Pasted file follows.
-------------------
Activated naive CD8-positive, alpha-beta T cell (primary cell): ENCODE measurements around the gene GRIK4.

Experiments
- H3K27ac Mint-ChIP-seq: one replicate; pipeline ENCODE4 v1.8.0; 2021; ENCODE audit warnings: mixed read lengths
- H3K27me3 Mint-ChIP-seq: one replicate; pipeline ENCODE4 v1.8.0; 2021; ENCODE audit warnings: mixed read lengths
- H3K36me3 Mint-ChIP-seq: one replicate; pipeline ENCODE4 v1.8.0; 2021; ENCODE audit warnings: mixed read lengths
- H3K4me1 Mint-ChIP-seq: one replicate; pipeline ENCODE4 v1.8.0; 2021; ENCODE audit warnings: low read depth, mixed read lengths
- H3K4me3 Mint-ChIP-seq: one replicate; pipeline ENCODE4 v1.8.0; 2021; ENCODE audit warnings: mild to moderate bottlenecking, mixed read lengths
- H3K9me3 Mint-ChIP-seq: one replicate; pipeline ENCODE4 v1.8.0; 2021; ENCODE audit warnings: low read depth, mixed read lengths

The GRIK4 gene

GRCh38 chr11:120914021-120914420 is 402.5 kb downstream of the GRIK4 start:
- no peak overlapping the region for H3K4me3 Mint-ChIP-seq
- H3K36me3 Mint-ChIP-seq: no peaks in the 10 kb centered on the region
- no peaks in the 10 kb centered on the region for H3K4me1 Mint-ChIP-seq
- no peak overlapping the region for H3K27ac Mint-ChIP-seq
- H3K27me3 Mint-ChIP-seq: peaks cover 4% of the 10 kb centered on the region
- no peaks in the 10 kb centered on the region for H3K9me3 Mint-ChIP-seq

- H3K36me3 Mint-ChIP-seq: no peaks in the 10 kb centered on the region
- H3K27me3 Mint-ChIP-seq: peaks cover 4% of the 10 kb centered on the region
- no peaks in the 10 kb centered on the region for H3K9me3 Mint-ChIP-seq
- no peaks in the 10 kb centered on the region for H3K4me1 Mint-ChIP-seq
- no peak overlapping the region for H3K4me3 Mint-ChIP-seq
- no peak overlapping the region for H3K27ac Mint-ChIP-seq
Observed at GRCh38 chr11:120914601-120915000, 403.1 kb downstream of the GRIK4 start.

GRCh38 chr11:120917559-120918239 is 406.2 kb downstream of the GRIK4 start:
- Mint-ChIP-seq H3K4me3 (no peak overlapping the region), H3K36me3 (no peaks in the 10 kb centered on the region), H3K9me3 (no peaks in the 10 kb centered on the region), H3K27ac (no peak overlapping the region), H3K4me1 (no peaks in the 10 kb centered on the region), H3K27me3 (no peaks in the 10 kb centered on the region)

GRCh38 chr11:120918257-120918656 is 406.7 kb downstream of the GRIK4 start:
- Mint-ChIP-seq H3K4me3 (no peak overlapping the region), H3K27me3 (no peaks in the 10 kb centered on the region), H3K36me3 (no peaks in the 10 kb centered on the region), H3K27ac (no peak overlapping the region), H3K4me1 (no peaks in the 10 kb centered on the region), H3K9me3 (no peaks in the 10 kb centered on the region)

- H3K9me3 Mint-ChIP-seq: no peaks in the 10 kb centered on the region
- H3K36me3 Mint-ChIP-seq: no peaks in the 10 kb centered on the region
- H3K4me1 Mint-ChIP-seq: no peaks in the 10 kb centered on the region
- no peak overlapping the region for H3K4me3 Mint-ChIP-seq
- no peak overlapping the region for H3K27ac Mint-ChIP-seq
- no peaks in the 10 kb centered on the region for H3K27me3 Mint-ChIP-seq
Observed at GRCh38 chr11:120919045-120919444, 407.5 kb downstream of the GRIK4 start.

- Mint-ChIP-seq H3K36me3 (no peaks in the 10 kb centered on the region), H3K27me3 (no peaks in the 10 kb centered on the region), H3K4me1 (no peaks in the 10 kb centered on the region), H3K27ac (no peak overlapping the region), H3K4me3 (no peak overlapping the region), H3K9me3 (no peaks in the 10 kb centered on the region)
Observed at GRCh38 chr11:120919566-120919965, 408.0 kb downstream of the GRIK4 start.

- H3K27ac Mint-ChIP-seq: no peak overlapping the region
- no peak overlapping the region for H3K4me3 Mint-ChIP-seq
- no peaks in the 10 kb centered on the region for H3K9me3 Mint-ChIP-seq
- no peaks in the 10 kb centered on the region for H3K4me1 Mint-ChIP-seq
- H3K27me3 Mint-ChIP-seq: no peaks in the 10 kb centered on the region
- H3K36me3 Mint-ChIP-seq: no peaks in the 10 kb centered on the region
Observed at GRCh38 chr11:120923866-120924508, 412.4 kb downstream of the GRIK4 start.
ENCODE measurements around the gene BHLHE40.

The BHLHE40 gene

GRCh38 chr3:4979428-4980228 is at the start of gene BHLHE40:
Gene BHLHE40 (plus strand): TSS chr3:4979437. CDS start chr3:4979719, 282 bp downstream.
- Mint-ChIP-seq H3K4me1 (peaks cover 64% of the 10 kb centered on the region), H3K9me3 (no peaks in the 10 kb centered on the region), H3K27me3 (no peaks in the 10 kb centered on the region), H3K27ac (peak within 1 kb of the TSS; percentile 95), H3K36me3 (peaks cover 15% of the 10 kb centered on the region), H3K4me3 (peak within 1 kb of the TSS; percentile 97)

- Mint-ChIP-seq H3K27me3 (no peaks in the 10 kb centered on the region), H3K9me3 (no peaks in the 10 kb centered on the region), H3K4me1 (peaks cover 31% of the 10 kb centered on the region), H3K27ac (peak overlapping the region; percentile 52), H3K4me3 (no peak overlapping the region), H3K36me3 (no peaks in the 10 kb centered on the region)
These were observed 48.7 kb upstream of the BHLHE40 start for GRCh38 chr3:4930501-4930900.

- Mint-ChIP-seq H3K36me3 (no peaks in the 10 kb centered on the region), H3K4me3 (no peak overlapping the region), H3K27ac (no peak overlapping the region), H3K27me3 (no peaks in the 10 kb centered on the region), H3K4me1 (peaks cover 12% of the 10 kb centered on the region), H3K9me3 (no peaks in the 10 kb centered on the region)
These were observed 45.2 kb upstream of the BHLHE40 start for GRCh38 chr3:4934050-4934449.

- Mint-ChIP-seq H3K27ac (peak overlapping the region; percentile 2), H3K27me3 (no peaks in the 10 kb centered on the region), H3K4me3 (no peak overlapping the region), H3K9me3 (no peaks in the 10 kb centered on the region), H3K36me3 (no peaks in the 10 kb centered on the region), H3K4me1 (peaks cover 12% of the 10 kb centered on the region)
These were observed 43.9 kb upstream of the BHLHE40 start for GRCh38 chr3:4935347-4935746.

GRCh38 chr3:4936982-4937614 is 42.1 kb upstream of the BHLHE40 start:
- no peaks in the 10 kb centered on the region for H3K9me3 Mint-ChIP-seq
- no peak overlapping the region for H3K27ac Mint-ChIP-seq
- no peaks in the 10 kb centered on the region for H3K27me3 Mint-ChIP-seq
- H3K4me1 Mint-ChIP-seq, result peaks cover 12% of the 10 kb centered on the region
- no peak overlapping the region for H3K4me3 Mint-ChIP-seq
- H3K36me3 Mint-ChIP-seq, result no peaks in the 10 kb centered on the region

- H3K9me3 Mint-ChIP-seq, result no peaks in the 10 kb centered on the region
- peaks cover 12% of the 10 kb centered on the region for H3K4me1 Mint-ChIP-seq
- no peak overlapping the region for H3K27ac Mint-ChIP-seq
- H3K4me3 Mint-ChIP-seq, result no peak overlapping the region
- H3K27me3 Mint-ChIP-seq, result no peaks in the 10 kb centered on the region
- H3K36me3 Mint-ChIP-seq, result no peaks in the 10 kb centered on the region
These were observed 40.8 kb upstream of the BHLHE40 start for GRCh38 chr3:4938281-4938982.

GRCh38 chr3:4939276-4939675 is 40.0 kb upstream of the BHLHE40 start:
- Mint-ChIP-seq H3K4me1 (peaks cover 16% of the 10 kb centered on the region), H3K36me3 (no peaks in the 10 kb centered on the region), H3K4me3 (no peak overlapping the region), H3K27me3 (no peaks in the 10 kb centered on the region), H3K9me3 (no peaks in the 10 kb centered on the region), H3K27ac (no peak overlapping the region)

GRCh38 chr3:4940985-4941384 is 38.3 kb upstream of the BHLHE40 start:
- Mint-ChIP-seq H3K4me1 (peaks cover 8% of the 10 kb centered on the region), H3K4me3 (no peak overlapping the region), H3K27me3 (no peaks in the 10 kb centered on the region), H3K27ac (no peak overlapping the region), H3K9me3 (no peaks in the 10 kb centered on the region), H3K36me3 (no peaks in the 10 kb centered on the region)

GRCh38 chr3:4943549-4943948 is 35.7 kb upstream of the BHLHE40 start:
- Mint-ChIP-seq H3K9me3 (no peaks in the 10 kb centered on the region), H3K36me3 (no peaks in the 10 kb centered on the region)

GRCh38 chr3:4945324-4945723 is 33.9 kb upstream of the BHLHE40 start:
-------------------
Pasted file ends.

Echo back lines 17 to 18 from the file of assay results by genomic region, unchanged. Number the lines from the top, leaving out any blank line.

- H3K36me3 Mint-ChIP-seq: no peaks in the 10 kb centered on the region
- H3K27me3 Mint-ChIP-seq: peaks cover 4% of the 10 kb centered on the region